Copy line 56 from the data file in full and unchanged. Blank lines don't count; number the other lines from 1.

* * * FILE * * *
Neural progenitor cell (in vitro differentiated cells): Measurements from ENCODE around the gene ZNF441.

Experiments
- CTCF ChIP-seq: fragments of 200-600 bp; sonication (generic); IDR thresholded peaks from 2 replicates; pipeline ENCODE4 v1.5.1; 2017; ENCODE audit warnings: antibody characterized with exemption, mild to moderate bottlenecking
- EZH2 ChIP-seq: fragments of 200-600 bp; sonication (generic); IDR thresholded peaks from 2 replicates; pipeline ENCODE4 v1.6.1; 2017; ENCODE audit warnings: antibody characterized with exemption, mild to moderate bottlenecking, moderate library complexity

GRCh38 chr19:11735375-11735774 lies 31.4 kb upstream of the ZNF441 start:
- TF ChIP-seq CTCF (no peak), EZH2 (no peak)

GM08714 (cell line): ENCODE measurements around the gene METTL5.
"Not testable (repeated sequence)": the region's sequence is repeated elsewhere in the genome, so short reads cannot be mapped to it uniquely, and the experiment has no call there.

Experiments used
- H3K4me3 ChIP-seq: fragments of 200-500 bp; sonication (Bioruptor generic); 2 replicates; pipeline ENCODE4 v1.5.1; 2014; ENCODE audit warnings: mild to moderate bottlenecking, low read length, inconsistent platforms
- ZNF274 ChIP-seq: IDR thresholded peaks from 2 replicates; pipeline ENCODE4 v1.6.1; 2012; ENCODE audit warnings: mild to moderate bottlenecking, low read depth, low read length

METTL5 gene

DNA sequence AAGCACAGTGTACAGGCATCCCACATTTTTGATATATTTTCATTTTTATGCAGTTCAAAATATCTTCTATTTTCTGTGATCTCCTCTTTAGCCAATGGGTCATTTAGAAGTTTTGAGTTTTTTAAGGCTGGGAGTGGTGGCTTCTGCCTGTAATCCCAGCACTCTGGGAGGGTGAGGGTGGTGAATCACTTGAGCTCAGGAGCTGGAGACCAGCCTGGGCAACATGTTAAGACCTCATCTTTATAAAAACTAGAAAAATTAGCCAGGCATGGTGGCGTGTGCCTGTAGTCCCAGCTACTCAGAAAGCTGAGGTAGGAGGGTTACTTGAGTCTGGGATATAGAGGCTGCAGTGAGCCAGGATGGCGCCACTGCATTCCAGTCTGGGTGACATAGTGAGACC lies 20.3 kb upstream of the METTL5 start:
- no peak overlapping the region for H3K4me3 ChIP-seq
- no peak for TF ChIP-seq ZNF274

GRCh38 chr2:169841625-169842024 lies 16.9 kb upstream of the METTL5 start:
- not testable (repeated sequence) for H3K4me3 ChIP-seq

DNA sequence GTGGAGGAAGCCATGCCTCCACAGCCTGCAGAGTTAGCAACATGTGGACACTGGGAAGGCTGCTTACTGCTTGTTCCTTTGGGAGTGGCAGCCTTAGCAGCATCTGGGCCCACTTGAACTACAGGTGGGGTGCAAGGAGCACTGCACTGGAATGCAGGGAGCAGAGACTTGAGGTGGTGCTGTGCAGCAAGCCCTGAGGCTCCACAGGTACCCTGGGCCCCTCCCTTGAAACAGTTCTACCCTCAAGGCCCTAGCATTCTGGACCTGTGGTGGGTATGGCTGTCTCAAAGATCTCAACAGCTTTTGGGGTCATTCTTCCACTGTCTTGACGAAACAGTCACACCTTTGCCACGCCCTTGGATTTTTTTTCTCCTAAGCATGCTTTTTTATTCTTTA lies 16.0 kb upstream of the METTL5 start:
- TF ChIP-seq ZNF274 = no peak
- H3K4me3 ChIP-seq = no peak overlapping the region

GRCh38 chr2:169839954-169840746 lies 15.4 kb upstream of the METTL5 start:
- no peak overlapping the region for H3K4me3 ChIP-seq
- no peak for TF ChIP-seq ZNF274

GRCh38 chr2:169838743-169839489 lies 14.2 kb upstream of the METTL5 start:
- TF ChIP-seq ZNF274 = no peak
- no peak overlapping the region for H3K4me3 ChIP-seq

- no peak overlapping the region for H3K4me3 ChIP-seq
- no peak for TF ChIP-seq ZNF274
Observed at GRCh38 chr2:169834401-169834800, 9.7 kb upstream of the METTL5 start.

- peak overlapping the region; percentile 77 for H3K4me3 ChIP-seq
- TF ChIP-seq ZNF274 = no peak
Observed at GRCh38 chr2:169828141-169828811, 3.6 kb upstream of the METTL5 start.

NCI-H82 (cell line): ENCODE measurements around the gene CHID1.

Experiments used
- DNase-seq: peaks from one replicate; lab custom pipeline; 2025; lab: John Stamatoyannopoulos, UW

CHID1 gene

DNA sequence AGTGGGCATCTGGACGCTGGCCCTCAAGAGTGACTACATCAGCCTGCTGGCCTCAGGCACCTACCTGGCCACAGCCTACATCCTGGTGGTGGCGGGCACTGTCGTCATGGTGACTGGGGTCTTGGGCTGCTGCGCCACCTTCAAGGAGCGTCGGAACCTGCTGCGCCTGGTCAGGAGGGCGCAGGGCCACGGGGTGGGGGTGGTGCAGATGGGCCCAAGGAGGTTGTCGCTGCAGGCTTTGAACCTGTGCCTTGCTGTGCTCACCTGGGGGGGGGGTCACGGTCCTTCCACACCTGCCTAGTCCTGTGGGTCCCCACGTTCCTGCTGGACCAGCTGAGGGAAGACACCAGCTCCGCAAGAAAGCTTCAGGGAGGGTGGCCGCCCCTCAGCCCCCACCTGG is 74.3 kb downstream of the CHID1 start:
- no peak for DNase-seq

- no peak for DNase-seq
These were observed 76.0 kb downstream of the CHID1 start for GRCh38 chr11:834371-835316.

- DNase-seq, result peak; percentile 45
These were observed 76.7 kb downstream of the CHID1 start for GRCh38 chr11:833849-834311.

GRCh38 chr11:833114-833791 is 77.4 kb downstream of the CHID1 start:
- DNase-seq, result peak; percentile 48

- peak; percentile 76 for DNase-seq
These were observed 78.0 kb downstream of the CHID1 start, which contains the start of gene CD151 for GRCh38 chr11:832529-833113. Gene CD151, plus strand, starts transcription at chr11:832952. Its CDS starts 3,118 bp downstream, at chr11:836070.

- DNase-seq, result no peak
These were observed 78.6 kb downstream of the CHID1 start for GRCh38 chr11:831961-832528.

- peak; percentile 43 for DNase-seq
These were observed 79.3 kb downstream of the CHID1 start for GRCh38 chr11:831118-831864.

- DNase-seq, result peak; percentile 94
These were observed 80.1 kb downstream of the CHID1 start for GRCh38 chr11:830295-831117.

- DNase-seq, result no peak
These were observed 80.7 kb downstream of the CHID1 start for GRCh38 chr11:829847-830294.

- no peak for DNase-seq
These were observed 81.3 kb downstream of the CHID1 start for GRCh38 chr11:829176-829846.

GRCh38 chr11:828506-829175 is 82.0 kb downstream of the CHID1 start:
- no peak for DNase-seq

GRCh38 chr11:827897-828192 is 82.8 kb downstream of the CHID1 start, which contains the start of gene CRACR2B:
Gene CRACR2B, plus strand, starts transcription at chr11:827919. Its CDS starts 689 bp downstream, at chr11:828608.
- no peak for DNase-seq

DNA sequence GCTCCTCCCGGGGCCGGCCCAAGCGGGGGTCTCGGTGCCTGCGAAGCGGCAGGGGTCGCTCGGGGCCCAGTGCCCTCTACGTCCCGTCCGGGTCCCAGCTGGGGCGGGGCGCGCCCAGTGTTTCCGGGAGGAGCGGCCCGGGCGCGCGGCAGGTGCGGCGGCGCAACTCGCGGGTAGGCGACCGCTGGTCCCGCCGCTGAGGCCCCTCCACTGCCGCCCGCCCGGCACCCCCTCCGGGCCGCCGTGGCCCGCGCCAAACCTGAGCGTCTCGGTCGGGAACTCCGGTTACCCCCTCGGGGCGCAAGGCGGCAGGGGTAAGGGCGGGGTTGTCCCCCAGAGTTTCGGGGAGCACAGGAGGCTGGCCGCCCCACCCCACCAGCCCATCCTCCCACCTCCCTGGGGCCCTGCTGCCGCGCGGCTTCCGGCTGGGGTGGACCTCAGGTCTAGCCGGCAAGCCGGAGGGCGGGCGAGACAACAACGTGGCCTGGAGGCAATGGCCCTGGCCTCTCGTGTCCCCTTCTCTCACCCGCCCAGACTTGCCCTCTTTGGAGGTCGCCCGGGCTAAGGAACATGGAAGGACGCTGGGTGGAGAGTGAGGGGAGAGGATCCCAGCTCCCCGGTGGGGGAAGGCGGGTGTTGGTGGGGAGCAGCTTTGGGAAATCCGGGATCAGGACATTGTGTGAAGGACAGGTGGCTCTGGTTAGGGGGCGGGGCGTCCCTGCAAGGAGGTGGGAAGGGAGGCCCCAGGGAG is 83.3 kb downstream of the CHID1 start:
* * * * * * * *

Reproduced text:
These were observed 81.3 kb downstream of the CHID1 start for GRCh38 chr11:829176-829846.